Leo Varadkar – the gay man at the forefront of shaping Europe’s future
It’s all fairly confusing, but we seem to finally be entering the final act of the ongoing saga of Brexit – the UK’s decision to leave the European Union. While there is still so much that is uncertain and unclear, what has become apparent that one of the key figures in European politics remains Leo Varadkar.
Varadkar is the Taoiseach of the Republic of Ireland – the country’s elected head of government.
Early life and career
Born in Dublin in 1979, Leo Varadkar’s mother was a nurse. His father was a doctor who had moved to Dublin from Mumbai, and the family retained strong connections with India.
Studying medicine at Trinity College in Dublin, Varadkar was active in student politics, taking official roles in the European People’s Party.
Following graduation, Varadkar worked as General Practitioner.
Varadkar was elected to the lower house of the Irish parliament in 2007. He was immediately appointed to the front-bench of the government, and subsequently held a number of portfolios and ministerial responsibilities.
In 2017, Varadkar was elected as the head of the political party Fine Gael, and was able to secure enough support in the parliament to be appointed Taoiseach.
In early 2015, during a media interview, Varadkar spoke publicly for the first time about being gay. Later that year, Ireland held a referendum on the question of marriage equality – Varadkar was one of the prominent advocates for marriage equality. Varadkar’s partner is Matthew Barrett.
Brexit’s Border Problem
As a member of the European Union, Ireland has been a key player throughout the lengthy negotiations regarding the exit of the UK.
The UK government negotiated an exit agreement with the EU, however the UK government failed to get this agreement approved by the UK parliament. The key sticking point appeared to be the proposed border arrangements between the UK and Ireland.
In the agreement that was negotiated, both sides committed to avoiding a ‘hard’ border – meaning that there should be no physical checks for movement between the Republic of Ireland and Northern Ireland. To achieve this, the agreement included a ‘Backstop’ provision – a position of last-resort to maintain an open border should a wider customs agreement not be agreed between the UK and the EU. The concern raised within the UK parliament was that this Backstop could effectively prevent the UK from leaving the EU.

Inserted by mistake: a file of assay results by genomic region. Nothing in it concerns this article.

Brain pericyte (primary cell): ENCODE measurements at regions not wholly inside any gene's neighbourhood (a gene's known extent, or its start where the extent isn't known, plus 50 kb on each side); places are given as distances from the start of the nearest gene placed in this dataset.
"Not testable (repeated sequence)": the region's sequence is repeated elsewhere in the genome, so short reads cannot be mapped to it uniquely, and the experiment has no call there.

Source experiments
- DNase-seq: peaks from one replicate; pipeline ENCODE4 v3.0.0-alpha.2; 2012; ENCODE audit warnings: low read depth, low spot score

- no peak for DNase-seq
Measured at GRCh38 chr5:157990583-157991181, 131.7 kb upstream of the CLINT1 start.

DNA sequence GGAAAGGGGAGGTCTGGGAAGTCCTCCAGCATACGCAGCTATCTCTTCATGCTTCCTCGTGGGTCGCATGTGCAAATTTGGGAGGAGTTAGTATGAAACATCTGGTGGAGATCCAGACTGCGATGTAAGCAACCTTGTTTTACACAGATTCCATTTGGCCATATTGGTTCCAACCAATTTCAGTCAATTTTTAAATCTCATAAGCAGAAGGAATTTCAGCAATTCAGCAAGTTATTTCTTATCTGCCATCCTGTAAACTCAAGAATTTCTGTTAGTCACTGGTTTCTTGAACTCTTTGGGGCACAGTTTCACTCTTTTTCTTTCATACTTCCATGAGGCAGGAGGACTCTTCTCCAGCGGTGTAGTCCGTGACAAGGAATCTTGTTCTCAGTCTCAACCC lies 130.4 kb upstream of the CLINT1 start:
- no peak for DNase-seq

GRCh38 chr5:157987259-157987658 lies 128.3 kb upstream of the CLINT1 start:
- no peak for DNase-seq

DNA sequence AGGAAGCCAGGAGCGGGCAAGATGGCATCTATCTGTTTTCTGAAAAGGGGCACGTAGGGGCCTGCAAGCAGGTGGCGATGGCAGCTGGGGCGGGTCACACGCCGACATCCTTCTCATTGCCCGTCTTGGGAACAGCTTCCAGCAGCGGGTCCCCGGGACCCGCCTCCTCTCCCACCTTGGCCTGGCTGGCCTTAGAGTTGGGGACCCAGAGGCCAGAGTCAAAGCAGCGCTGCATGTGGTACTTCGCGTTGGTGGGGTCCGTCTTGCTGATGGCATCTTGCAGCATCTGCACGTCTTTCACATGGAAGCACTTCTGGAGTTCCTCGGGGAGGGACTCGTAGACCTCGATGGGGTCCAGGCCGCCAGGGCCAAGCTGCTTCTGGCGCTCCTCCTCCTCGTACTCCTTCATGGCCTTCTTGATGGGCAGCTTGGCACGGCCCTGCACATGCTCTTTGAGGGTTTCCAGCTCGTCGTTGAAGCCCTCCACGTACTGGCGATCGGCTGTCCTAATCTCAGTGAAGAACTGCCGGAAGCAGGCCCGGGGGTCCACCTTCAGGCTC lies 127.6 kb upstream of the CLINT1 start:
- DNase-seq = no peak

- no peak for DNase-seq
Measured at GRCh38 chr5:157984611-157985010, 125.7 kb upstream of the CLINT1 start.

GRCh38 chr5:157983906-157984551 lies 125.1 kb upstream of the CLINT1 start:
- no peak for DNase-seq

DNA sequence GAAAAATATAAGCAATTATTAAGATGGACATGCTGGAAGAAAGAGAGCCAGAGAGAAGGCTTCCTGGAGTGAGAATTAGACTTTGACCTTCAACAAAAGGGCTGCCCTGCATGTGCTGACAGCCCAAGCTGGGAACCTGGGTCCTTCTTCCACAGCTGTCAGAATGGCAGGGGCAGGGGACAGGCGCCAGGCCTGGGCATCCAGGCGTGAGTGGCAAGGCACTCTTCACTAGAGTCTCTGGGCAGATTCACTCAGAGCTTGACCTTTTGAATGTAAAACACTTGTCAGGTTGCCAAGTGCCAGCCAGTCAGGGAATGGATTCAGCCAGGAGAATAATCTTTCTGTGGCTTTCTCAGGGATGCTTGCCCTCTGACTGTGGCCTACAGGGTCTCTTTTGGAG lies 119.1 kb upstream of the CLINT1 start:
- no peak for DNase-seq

Pro-Brexit advocates in the UK have targeted Varadkar as one of the apparently barriers to the UK exiting the EU on favourable terms.
“My attitude to that is that when people start to criticise you personally or attack your character it’s because they don’t really want to engage with you on the substance of the issues…” said Varadkar, responding to a question regarding recent coverage of him the UK media.
“A no-deal Brexit would have very serious impacts on the economy north and south and in Britain…” explained Varadkar. “It could have security implications as well.”
The latest proposal
Negotiations are continuing, and the UK government has submitted a new proposal to the EU in order to secure an exit deal that navigates the border questions in Ireland and meets everyone’s requirements.
The proposals from the UK government would see Northern Ireland stay in the European single market for goods, subject to approval every four years by the Northern Ireland Assembly. Northern Ireland would leave the EU customs union along with the rest of the UK – resulting in new customs checks.
Varadkar has said that he believes that a Brexit deal is still possible, but that the UK government’s current proposals do not “form the basis for deeper negotiations”. Varadkar has confirmed that a deal must be agreed ahead of the European Council summit, which takes place on 17-18 October.
What next for Brexit?
It’s a confusing picture.
The UK’s Prime Minister, Boris Johnson, has publicly committed that the UK will leave the EU by 31 October 2019 – with or without a negotiated exit deal.
The UK Parliament has passed legislation that requires the UK Government to seek an extension for Brexit, to avoid the prospect of a No-Deal exit.
The UK government is currently trying to seek an agreed deal with the EU. Proposals have been submitted and are currently being negotiated, but it seems as if the UK government is running out of time and it seems as if they will be forced to request an extension even if they don’t really want one.
Meanwhile, the opposition parties in the UK seem unable to agree a combined approach on how to avoid a No-Deal Brexit. The consensus seems to be that they should work together to force a vote of No Confidence in the Prime Minister and the Government, but they are unable to agree on the timing of this vote or who would replace Boris Johnson as the UK Prime Minister.
We live in interesting times.